One survey found as many as 68 percent of Americans have no will written. It’s likely that number is even higher for naming medical or financial power of attorney.
Any elder law lawyer would tell you about the many risks associated with not preparing important estate documents for yourself.
So, what advice would an attorney specializing in elder law give to you? What should you have arranged before you reach senior citizen status?
Read on to learn about some mistakes you can avoid with a little planning.
Doing No Planning
Every elder law attorney around will say the biggest mistake you can make is doing no planning at all.
You spend a lifetime creating a life, buying a house, even building wealth. Perhaps you have investments. You need to have a plan for what will happen with your house, finances, and assets.
You want to be clear about your medical wishes and who should make them for you if you’re unable.
No matter how long you’ve delayed or put off doing important planning for your senior years, it’s never too late.
Only Preparing a Will
Many people assume if they have a will written, they are all set. While, of course, it’s smart to have a will. It helps your heirs avoid probate, it isn’t enough.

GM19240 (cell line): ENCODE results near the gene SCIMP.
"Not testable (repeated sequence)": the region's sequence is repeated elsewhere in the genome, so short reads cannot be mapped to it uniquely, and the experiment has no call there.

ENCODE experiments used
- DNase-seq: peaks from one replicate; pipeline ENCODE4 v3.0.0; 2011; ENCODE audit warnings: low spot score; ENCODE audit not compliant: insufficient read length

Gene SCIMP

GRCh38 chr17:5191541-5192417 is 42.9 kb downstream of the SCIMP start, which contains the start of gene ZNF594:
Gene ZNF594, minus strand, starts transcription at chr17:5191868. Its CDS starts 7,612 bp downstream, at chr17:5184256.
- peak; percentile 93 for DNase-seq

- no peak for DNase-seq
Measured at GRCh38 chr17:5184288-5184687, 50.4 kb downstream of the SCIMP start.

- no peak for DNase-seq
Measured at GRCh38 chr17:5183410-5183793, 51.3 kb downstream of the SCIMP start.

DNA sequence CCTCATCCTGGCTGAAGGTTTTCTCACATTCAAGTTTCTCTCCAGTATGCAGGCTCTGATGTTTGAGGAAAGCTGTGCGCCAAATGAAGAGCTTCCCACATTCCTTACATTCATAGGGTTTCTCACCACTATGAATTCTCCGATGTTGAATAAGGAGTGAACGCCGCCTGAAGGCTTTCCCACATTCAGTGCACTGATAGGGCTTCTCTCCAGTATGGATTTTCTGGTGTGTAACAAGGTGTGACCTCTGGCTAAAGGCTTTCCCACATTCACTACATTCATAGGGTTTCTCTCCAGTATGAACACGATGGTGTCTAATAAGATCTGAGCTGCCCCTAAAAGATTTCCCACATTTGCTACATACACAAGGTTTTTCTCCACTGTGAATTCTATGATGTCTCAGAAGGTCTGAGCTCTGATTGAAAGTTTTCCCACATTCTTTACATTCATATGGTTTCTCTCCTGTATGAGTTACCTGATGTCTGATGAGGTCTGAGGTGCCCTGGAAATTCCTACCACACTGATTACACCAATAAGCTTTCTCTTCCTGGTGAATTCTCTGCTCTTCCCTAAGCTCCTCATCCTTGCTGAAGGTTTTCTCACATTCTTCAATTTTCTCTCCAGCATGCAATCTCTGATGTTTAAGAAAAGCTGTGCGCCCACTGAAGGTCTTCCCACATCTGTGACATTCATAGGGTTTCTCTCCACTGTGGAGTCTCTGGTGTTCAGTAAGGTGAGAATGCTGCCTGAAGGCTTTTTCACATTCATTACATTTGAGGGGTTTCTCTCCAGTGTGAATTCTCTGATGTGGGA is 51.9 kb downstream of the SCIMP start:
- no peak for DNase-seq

A will is only in effect at death. Many seniors reach a point in their life when they need assistance with certain matters, such as paying bills and making medical decisions.
There’s certain paperwork you’ll need if you want other people to have the authority to help with these matters.
Durable Power of Attorney
One important part of planning for the future is considering naming a durable power of attorney. You need a durable power of attorney that has the authority to make many decisions on your behalf.
You also want to discuss a medical proxy or health care directive. You want to have a designee to make decisions if you’re unable to make them for yourself.
Talk to the elder law attorneys at Smith Barid about creating the necessary power of attorney paperwork for you and your loved ones.
Relying on Medicare for All Future Care Needs
Medicare provides important medical care for seniors through the US government.
The problem many seniors and families face is they assume Medicare will cover things it doesn’t really cover. Medicare does provide important medical insurance for seniors.
It doesn’t pay for in-home care when seniors start to need more help. It also doesn’t pay for long-term health care in a nursing home or assisted living.
Not planning for these possible eventualities puts many families in the spot of making challenging decisions.
Get the Advice and Expertise From an Elder Law Lawyer Today
Choosing an elder law lawyer is an important step for planning for the future. The right elder law lawyer will be able to explain all the things you need to make sure you or a senior you love is covered and protected legally.
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